Informal learning

“Informal learning” is a term that people have interpreted differently and as a consequence, there is no single definition. Merriam et al (2007) describe informal learning as ‘the experiences of everyday living from which we learn something’. Unlike ‘formal learning’, which typically follows a structured programme and occurs in a classroom or teaching laboratory, informal learning may occur in a variety of contexts – in the home, in the workplace, or in the community – and is unstructured.

Two examples help illustrate how informal learning works in practice:

  • As a practitioner, an animal is brought to you with an unusual set of symptoms that you have not seen before. In order to reach a diagnosis (and quickly!), you choose to discuss the case with colleagues and do a search of the internet, as well as posting a question on an online discussion forum to find out if other veterinarians have come across such a case. This is informal learning.
  • You are a veterinary student, and a fellow student has come back from their work-based learning placement and discusses an interesting, alternative method of treatment that they observed in the practice. You may want to find out more, so you look it up on the internet and decide to discuss the merits of this alternative approach with the clinicians in your university hospital. This is informal learning.

In terms of continuing education, informal learning might involve reading journal articles, searching the internet or talking to colleagues. Hank Slotnick, a medical educator, relates learning to problem-solving (Slotnick 1996, 2000). He argues that physicians engage in formal learning (i.e. structured, organised courses) in order to compensate for a lack of knowledge and/or skills in a general area, whilst they will engage in informal learning (talking to colleagues, searching literature or the internet) when trying to solve a specific problem such as diagnosing or managing a particularly difficult clinical case. Slotnick’s view implies that informal learning is intentional. Citing Marsick and Watkins (1990) and Schugurensky (2000), Merriam et al (2007) state that as well as encompassing intentional learning in the form of self-directed learning, informal learning may also be unintentional (an accidental by-product of doing something else) or even unrecognised (tacit learning or ‘socialisation’).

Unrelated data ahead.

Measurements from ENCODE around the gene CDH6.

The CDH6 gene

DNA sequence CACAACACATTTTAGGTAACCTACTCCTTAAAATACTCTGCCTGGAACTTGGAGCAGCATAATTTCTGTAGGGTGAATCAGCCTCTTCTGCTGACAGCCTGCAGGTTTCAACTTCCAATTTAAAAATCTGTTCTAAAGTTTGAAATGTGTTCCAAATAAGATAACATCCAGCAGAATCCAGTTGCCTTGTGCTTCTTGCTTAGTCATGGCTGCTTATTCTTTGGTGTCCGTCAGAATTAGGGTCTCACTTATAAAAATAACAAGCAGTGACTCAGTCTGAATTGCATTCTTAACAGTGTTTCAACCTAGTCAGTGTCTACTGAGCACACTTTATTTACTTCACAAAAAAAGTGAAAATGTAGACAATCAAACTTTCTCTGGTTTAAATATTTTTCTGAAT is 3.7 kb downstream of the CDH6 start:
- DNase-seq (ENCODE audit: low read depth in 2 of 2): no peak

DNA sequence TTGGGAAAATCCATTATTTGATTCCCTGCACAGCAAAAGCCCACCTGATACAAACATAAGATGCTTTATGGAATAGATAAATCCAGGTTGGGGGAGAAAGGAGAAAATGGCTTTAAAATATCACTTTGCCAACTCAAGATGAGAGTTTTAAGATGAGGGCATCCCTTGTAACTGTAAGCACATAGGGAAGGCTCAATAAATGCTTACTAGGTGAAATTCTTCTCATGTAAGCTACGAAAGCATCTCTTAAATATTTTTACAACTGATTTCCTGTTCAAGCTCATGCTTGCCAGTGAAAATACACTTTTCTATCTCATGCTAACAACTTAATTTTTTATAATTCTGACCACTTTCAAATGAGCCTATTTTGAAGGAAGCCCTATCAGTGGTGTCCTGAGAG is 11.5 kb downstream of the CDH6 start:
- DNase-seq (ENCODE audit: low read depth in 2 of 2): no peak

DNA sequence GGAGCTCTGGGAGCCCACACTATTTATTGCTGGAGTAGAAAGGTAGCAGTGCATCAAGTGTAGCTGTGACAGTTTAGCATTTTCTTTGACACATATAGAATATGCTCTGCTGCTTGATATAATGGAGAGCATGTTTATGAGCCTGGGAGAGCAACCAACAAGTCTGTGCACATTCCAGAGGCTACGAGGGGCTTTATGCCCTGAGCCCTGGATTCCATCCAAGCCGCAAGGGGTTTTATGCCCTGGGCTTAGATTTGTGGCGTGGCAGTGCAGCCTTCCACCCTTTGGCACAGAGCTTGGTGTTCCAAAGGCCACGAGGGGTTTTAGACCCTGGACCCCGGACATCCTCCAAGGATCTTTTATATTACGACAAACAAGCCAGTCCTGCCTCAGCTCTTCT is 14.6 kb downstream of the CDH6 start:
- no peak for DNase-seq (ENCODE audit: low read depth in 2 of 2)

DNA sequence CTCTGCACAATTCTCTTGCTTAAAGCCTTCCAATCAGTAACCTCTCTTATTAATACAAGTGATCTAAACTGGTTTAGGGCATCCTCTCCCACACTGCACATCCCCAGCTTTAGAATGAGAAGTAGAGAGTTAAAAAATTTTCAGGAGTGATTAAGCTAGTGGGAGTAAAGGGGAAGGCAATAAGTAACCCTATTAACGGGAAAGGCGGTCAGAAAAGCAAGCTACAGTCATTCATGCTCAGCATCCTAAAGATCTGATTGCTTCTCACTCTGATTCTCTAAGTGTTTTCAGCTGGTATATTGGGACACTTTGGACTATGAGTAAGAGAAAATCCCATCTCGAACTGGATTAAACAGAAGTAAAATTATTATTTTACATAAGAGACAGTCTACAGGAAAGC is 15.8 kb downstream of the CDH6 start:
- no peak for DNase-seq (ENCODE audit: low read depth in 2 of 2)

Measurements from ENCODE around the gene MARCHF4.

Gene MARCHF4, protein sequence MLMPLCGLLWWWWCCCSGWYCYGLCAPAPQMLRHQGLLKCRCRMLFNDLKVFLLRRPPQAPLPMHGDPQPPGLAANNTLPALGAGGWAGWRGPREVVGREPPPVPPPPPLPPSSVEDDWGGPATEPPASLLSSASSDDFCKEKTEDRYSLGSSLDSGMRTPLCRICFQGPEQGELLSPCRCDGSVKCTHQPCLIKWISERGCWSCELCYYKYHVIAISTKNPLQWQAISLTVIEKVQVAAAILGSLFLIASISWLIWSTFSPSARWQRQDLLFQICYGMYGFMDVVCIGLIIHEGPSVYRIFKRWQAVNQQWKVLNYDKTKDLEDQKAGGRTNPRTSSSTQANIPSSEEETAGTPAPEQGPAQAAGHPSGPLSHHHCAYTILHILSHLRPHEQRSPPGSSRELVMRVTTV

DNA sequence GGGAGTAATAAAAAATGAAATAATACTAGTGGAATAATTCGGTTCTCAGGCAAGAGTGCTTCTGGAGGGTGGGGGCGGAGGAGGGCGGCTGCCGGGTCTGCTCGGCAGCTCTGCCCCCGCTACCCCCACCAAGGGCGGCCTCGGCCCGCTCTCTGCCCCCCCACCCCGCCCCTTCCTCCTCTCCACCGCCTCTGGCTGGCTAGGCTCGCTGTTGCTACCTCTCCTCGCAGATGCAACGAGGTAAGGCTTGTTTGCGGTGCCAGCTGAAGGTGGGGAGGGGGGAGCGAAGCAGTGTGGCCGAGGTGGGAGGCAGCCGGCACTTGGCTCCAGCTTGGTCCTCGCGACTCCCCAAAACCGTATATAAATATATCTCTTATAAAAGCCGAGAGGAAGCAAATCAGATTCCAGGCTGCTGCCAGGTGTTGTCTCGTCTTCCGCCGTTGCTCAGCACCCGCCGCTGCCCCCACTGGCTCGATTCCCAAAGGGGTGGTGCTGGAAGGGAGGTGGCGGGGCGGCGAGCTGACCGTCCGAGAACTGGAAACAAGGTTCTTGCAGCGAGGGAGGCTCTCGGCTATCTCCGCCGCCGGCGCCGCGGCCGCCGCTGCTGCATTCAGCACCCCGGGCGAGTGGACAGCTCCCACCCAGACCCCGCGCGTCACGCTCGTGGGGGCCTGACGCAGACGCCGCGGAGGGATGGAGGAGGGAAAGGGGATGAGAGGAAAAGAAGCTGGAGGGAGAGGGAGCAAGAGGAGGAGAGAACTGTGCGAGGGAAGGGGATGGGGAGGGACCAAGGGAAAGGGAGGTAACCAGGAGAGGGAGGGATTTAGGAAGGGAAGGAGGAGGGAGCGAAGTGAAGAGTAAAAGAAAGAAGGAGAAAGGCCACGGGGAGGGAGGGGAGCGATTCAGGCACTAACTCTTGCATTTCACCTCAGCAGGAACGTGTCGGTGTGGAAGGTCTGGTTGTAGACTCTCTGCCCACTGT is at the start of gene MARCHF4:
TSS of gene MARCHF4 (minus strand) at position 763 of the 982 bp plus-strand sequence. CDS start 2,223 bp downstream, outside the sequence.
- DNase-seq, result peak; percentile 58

The NOVICE network offers the opportunity for informal learning, by allowing you to interact with others in the veterinary field through discussion forums/boards, wikis, blogs and a chat facility, all of which may lead you to explore other internet resources.   

Note about the reliability of information on the internet  

It is important to consider the reliability of internet sources. For example, an evidence-based, peer-reviewed article found whilst doing a search of the PubMed bibliographic database is likely to yield more reliable information than a Google search which leads to someone’s anecdotal account. A particularly useful guide to judging the reliability of internet sources is:

Internet for Veterinary Medicine
This is aimed primarily at students in higher education, but may also be of interest to veterinarians in that it provides links to credible online reference works.



Marsick, V. J., & Watkins, K. E. (1990). Informal and incidental learning in the workplace. London and New York: Routledge.

Merriam, S. B., Caffarella, R. S., & Baumgartner, L. M. (2007). Learning in Adulthood: A Comprehensive Guide. San Fransisco: Jossey-Bass.

Schugurensky, D. (2000). "The forms of informal learning: Towards a conceptualization of the field (NALL Working Paper #19 -2000)." New Approaches to Lifelong Learning  Retrieved 13 July, 2010, from

Slotnick, H. B. (1996). How doctors learn: The role of clinical problems across the medical school to practice continuum. Academic Medicine 71(1): 28-34.

Slotnick, H. B. (2000). Physicians' learning strategies. Chest 118(2): 18S-23S.

Comments and Suggestions

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Last updated 2540 days ago by Tierney